The government will fail to achieve its goal of eliminating the gender pay gap in a generation if it continues to ignore the evidence put before it, says a cross-party committee of MPs.
The Women and Equalities Committee report and recommendations were published in March 2016 and received a Government response in January 2017. As it publishes the government’s response to its recommendations, the committee has raised concerns that the government is not effectively tackling the structural causes of the gender pay gap.
The committee’s recommendations included:
• Addressing the part-time pay penalty and flexible working:
“Flexible working for all lies at the heart of addressing the gender pay gap. This does not mean part-time working, which is underpaid and limits career progression. The Government is not taking the steps needed to ensure flexible working is offered to all employees, particularly those in lower paid sectors.”
• Supporting parents to share childcare equally:
“As long as women continue to take the majority of responsibility for childcare and other forms of unpaid caring, pay differentials will persist. The Government recognises the benefits of men and women sharing care equally, but its flagship policy, shared parental leave – is predicted to make little difference to behaviour.”
• Supporting women back into the workforce after time out of the labour market:
"The inquiry also found that women faced a number of barriers to returning to work and that there is more scope for schemes which support women returning to work across a range of occupations."
• Addressing low pay in highly feminised sectors such as catering, cleaning and caring:
“Other than the minimum wage, there has been no co-ordinated attempt to address the issues faced by women in low paid sectors.”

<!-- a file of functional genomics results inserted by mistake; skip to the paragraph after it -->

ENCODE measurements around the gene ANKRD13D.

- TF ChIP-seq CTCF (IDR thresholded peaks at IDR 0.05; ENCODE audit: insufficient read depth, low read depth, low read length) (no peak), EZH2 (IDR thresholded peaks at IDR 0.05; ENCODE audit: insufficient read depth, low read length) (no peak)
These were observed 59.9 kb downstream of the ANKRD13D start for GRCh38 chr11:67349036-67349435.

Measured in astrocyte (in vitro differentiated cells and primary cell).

The government’s response recognises the business case for reducing the gender pay gap and notes that, while the rate of female participation in the labour market has increased, “unfair or distorting barriers to work” remain. It acknowledges structural factors contributing to the pay gap, including women doing jobs for which they are overqualified, concentration in part-time work, and being penalised for taking time out of work to raise children.
Despite this, the government rejects most of the committee’s seventeen evidence-based recommendations for addressing these issues. It highlights gender pay gap reporting, as “key to accelerating progress” and maintains that current policies on Shared Parental Leave, flexible working, and supporting women back into work are adequate.
Committee chair Maria Miller said:
“The government says there is no place for a gender pay gap in modern Britain and has restated its pledge to end the pay gap within a generation. But without effectively tackling the key issues of flexible working, sharing unpaid caring responsibilities, and supporting women aged over 40 back into the workforce, the gender pay gap will not be eliminated.
“We made practical, evidence-based recommendations to address these issues. They were widely supported by a range of stakeholders including businesses, academics, and unions. It is deeply disappointing that our recommendations have not been taken on board by government.”
The committee will be questioning the secretary of state for women and equalities, Justine Greening, on the government’s response to its recommendations on Wednesday 26 April.
Ann Francke, CEO of the Chartered Management Institute, commented:
“UK plc can’t afford the cost of inaction on tackling the gender pay gap. The potential productivity boost is big indeed – bridging the gender pay gap could add an extra £150bn by 2025, according to McKinsey. Individual organisations also reap the rewards of improved performance and business culture that benefits all employees.
“The pay gap increases the higher up the ladder you go, with just 30% of director-level roles held by women and a pay gap of over 30%. The government’s approach to gender pay reporting, which will take effect soon, is a good step in the right direction as it encourages transparency and targets which will help organisations to tackle this issue.
“To achieve gender balance in managerial roles, CMI estimates we need another 1.5m in management by 2024. We’re working with employers to promote practices that benefit men and women alike, such as flexible working and better career conversations. The government’s programme of higher quality, employer-led apprenticeships could also be leveraged to encourage older women to re-train and re-enter the workforce to help kick- start their career development after time out.”